We fuzzed the host and eventually observed some weird behavior:

By sending any string with “admin” or “dashboard”, the system would trigger an HTTP 403 forbidden response, but would return 404 if we didn’t include this string. As an example, if we attempted to load “/anything-admin-anything” we’d receive 403 forbidden, while if we attempted to load “/anything-anything” it would return a 404.

We took the blacklisted strings, put them in a list, then attempted to enumerate the specific endpoints with fuzzing characters (%00 to %FF) stuck behind the first and last characters.

During scanning, we saw that the following HTTP requests would return a 200 OK response:

GET /%0dadmin
GET /%0ddashboard

Through Burp Suite, we sent the HTTP response to our browser and observed the response: it was a full administrative portal for the core Spireon app. We quickly set up a match and replace rule to modify GET /admin and GET /dashboard to the endpoints with the %0d prefix.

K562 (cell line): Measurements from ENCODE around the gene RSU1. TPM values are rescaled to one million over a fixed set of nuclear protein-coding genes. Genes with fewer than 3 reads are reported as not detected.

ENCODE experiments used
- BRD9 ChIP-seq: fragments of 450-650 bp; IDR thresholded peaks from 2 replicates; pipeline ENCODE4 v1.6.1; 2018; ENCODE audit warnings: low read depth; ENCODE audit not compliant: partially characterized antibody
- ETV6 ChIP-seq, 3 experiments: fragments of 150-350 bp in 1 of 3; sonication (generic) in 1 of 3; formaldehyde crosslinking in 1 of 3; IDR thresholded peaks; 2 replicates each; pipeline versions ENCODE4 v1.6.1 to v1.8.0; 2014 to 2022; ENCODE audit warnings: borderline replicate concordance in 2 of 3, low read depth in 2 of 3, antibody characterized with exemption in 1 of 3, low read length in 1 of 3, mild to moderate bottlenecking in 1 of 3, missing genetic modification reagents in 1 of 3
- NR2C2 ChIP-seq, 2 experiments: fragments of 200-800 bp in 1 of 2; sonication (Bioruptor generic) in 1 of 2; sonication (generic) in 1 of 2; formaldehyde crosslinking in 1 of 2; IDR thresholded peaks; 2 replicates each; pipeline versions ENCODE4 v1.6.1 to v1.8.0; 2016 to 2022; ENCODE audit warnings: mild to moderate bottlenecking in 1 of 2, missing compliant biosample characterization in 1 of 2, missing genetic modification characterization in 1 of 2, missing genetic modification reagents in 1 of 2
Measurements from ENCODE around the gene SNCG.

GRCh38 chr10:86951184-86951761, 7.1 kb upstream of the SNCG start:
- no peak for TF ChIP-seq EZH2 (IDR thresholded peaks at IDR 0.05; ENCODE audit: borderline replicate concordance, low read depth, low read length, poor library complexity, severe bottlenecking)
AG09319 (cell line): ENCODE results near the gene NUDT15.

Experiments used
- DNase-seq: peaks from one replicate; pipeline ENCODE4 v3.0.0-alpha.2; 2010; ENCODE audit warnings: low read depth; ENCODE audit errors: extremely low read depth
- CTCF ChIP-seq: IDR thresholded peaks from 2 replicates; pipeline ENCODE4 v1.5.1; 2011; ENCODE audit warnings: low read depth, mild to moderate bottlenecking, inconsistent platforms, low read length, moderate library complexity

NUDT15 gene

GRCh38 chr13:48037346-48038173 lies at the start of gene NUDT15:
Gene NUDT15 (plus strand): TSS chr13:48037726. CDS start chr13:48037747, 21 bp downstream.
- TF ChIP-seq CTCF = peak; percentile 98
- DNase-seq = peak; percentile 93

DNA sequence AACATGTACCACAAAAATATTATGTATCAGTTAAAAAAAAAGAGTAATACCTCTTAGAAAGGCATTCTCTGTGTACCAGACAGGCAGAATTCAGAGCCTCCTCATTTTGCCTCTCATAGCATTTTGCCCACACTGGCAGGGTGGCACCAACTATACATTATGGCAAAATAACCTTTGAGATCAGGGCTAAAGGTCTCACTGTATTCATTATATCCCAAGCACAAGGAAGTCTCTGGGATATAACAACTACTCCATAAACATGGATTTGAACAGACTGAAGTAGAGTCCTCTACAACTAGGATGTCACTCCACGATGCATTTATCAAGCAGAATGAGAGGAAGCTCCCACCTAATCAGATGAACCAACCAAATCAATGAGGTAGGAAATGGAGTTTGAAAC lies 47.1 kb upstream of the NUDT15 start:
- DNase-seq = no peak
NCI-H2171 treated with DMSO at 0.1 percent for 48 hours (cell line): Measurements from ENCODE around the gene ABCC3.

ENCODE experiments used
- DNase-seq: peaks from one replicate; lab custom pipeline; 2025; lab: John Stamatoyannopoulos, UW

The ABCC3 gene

After setting up this rule, we could browse to “/admin” or “/dashboard” and explore the website without having to perform any additional steps. We observed that there were dozens of endpoints which were used to query all connected vehicles, send arbitrary commands to connected vehicles, and view all customer tenant accounts, fleet accounts, and customer accounts. We had access to everything.

At this point, a malicious actor could backdoor the 15 million devices, query what ownership information was associated with a specific VIN, retrieve the full user information for all customer accounts, and invite themselves to manage any fleet which was connected to the app.

For our proof of concept, we invited ourselves to a random fleet account and saw that we received an invitation to administrate a US Police Department where we could track the entire police fleet.

(5) Mass Assignment on Reviver allows an Attacker to Remotely Track and Overwrite the Virtual License Plates for All Reviver Customers, Track and Administrate Reviver Fleets, and Access, Modify, and Delete All User Information

In October, 2022, California announced that it had legalized digital license plates. We researched this for a while and found that most, if not all of the digital license plates, were done through a company called Reviver.